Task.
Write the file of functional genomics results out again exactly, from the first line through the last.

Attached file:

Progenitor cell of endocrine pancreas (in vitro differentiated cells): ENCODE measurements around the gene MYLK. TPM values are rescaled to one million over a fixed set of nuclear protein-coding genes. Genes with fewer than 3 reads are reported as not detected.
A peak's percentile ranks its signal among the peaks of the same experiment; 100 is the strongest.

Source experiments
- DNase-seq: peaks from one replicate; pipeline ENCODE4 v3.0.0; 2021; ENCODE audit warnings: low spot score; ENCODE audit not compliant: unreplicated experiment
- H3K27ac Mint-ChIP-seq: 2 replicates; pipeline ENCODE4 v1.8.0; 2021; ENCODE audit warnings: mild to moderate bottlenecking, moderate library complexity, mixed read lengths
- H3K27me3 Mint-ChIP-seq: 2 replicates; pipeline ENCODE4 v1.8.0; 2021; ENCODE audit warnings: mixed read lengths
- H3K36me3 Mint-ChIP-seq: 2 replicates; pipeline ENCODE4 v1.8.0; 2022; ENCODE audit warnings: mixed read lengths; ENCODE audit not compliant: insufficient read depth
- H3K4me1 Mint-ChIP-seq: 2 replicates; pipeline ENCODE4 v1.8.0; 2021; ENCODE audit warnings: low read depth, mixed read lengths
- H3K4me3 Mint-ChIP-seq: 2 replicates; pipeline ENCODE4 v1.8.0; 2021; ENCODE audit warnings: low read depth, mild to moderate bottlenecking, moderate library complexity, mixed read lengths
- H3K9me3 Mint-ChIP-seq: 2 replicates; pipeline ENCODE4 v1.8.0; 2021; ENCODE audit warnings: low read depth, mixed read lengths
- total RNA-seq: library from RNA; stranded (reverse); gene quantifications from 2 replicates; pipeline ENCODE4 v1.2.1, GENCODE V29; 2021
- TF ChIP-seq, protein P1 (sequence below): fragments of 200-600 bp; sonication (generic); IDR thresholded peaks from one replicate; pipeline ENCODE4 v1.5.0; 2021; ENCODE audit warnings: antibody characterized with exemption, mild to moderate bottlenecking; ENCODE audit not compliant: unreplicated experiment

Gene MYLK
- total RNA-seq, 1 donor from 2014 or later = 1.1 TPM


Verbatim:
Progenitor cell of endocrine pancreas (in vitro differentiated cells): ENCODE measurements around the gene MYLK. TPM values are rescaled to one million over a fixed set of nuclear protein-coding genes. Genes with fewer than 3 reads are reported as not detected.
A peak's percentile ranks its signal among the peaks of the same experiment; 100 is the strongest.

Source experiments
- DNase-seq: peaks from one replicate; pipeline ENCODE4 v3.0.0; 2021; ENCODE audit warnings: low spot score; ENCODE audit not compliant: unreplicated experiment
- H3K27ac Mint-ChIP-seq: 2 replicates; pipeline ENCODE4 v1.8.0; 2021; ENCODE audit warnings: mild to moderate bottlenecking, moderate library complexity, mixed read lengths
- H3K27me3 Mint-ChIP-seq: 2 replicates; pipeline ENCODE4 v1.8.0; 2021; ENCODE audit warnings: mixed read lengths
- H3K36me3 Mint-ChIP-seq: 2 replicates; pipeline ENCODE4 v1.8.0; 2022; ENCODE audit warnings: mixed read lengths; ENCODE audit not compliant: insufficient read depth
- H3K4me1 Mint-ChIP-seq: 2 replicates; pipeline ENCODE4 v1.8.0; 2021; ENCODE audit warnings: low read depth, mixed read lengths
- H3K4me3 Mint-ChIP-seq: 2 replicates; pipeline ENCODE4 v1.8.0; 2021; ENCODE audit warnings: low read depth, mild to moderate bottlenecking, moderate library complexity, mixed read lengths
- H3K9me3 Mint-ChIP-seq: 2 replicates; pipeline ENCODE4 v1.8.0; 2021; ENCODE audit warnings: low read depth, mixed read lengths
- total RNA-seq: library from RNA; stranded (reverse); gene quantifications from 2 replicates; pipeline ENCODE4 v1.2.1, GENCODE V29; 2021
- TF ChIP-seq, protein P1 (sequence below): fragments of 200-600 bp; sonication (generic); IDR thresholded peaks from one replicate; pipeline ENCODE4 v1.5.0; 2021; ENCODE audit warnings: antibody characterized with exemption, mild to moderate bottlenecking; ENCODE audit not compliant: unreplicated experiment

Gene MYLK
- total RNA-seq, 1 donor from 2014 or later = 1.1 TPM